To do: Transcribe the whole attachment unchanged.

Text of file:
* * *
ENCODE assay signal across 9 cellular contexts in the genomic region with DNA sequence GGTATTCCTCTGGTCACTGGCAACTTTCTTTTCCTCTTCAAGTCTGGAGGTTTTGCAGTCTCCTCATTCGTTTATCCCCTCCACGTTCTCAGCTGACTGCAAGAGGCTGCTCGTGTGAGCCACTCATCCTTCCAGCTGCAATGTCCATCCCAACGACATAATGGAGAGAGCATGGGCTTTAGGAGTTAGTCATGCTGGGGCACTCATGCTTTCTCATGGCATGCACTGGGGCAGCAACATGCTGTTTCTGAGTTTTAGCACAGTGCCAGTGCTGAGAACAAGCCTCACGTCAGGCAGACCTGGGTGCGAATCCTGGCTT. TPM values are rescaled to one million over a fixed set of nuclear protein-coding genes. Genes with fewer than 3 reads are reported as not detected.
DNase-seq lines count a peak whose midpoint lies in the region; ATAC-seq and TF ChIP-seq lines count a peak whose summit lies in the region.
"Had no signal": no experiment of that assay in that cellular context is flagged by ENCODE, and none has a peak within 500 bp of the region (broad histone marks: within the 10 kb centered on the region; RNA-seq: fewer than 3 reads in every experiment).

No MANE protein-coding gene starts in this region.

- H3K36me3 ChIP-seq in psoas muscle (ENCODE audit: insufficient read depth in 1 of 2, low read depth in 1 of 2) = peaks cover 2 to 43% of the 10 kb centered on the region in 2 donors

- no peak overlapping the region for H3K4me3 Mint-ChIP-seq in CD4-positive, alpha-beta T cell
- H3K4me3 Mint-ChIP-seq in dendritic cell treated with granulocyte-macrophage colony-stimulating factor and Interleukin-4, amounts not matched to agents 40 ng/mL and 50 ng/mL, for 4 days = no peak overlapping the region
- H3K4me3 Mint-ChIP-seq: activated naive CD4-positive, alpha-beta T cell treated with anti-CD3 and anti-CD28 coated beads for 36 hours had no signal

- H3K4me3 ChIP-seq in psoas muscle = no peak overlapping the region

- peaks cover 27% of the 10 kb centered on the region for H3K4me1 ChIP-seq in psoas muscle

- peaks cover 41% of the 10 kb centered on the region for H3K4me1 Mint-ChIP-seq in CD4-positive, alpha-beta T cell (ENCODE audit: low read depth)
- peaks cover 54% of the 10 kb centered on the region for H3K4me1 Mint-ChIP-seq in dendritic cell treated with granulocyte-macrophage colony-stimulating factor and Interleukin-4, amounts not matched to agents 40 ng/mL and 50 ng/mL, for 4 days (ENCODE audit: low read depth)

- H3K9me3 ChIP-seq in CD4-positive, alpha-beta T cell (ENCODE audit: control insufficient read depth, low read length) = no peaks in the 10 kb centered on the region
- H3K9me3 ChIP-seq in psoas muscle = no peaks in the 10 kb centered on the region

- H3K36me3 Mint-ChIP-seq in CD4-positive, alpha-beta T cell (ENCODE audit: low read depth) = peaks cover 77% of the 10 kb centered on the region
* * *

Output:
ENCODE assay signal across 9 cellular contexts in the genomic region with DNA sequence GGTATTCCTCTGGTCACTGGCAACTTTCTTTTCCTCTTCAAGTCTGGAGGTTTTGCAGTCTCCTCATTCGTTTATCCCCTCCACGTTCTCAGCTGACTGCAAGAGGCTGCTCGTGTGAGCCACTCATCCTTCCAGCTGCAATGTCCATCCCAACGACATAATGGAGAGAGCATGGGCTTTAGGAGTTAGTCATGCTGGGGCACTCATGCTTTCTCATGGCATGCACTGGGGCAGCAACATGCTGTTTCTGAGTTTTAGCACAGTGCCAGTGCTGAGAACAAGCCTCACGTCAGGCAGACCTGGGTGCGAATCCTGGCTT. TPM values are rescaled to one million over a fixed set of nuclear protein-coding genes. Genes with fewer than 3 reads are reported as not detected.
DNase-seq lines count a peak whose midpoint lies in the region; ATAC-seq and TF ChIP-seq lines count a peak whose summit lies in the region.
"Had no signal": no experiment of that assay in that cellular context is flagged by ENCODE, and none has a peak within 500 bp of the region (broad histone marks: within the 10 kb centered on the region; RNA-seq: fewer than 3 reads in every experiment).

No MANE protein-coding gene starts in this region.

- H3K36me3 ChIP-seq in psoas muscle (ENCODE audit: insufficient read depth in 1 of 2, low read depth in 1 of 2) = peaks cover 2 to 43% of the 10 kb centered on the region in 2 donors

- no peak overlapping the region for H3K4me3 Mint-ChIP-seq in CD4-positive, alpha-beta T cell
- H3K4me3 Mint-ChIP-seq in dendritic cell treated with granulocyte-macrophage colony-stimulating factor and Interleukin-4, amounts not matched to agents 40 ng/mL and 50 ng/mL, for 4 days = no peak overlapping the region
- H3K4me3 Mint-ChIP-seq: activated naive CD4-positive, alpha-beta T cell treated with anti-CD3 and anti-CD28 coated beads for 36 hours had no signal

- H3K4me3 ChIP-seq in psoas muscle = no peak overlapping the region

- peaks cover 27% of the 10 kb centered on the region for H3K4me1 ChIP-seq in psoas muscle

- peaks cover 41% of the 10 kb centered on the region for H3K4me1 Mint-ChIP-seq in CD4-positive, alpha-beta T cell (ENCODE audit: low read depth)
- peaks cover 54% of the 10 kb centered on the region for H3K4me1 Mint-ChIP-seq in dendritic cell treated with granulocyte-macrophage colony-stimulating factor and Interleukin-4, amounts not matched to agents 40 ng/mL and 50 ng/mL, for 4 days (ENCODE audit: low read depth)

- H3K9me3 ChIP-seq in CD4-positive, alpha-beta T cell (ENCODE audit: control insufficient read depth, low read length) = no peaks in the 10 kb centered on the region
- H3K9me3 ChIP-seq in psoas muscle = no peaks in the 10 kb centered on the region

- H3K36me3 Mint-ChIP-seq in CD4-positive, alpha-beta T cell (ENCODE audit: low read depth) = peaks cover 77% of the 10 kb centered on the region